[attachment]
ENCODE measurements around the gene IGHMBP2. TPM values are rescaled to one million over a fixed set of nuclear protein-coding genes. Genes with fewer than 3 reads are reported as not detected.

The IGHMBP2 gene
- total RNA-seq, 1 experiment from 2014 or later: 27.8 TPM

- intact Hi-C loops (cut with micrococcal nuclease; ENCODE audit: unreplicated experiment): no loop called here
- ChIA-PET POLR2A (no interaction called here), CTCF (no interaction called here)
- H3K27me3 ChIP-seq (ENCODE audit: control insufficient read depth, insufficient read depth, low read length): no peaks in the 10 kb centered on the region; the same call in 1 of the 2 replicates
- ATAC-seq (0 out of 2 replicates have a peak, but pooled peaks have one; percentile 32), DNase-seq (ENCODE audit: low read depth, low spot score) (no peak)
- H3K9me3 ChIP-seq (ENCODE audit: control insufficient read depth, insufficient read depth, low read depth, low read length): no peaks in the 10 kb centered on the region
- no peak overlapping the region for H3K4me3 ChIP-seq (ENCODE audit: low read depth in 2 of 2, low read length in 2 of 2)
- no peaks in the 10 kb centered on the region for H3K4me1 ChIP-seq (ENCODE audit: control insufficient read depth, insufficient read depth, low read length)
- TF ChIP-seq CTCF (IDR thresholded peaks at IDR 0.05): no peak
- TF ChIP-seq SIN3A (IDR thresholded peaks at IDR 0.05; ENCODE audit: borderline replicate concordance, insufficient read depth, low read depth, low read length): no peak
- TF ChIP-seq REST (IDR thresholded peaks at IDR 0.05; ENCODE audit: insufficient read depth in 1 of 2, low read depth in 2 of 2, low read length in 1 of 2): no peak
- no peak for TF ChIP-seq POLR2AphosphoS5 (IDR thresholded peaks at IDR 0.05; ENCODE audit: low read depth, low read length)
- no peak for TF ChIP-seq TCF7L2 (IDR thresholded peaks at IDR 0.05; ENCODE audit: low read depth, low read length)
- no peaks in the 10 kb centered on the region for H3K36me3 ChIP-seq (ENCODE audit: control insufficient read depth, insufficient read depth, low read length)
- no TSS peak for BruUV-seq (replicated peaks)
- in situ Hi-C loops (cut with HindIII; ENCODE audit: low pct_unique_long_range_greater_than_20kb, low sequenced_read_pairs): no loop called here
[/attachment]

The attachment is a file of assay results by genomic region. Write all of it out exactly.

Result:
ENCODE measurements around the gene IGHMBP2. TPM values are rescaled to one million over a fixed set of nuclear protein-coding genes. Genes with fewer than 3 reads are reported as not detected.

The IGHMBP2 gene
- total RNA-seq, 1 experiment from 2014 or later: 27.8 TPM

- intact Hi-C loops (cut with micrococcal nuclease; ENCODE audit: unreplicated experiment): no loop called here
- ChIA-PET POLR2A (no interaction called here), CTCF (no interaction called here)
- H3K27me3 ChIP-seq (ENCODE audit: control insufficient read depth, insufficient read depth, low read length): no peaks in the 10 kb centered on the region; the same call in 1 of the 2 replicates
- ATAC-seq (0 out of 2 replicates have a peak, but pooled peaks have one; percentile 32), DNase-seq (ENCODE audit: low read depth, low spot score) (no peak)
- H3K9me3 ChIP-seq (ENCODE audit: control insufficient read depth, insufficient read depth, low read depth, low read length): no peaks in the 10 kb centered on the region
- no peak overlapping the region for H3K4me3 ChIP-seq (ENCODE audit: low read depth in 2 of 2, low read length in 2 of 2)
- no peaks in the 10 kb centered on the region for H3K4me1 ChIP-seq (ENCODE audit: control insufficient read depth, insufficient read depth, low read length)
- TF ChIP-seq CTCF (IDR thresholded peaks at IDR 0.05): no peak
- TF ChIP-seq SIN3A (IDR thresholded peaks at IDR 0.05; ENCODE audit: borderline replicate concordance, insufficient read depth, low read depth, low read length): no peak
- TF ChIP-seq REST (IDR thresholded peaks at IDR 0.05; ENCODE audit: insufficient read depth in 1 of 2, low read depth in 2 of 2, low read length in 1 of 2): no peak
- no peak for TF ChIP-seq POLR2AphosphoS5 (IDR thresholded peaks at IDR 0.05; ENCODE audit: low read depth, low read length)
- no peak for TF ChIP-seq TCF7L2 (IDR thresholded peaks at IDR 0.05; ENCODE audit: low read depth, low read length)
- no peaks in the 10 kb centered on the region for H3K36me3 ChIP-seq (ENCODE audit: control insufficient read depth, insufficient read depth, low read length)
- no TSS peak for BruUV-seq (replicated peaks)
- in situ Hi-C loops (cut with HindIII; ENCODE audit: low pct_unique_long_range_greater_than_20kb, low sequenced_read_pairs): no loop called here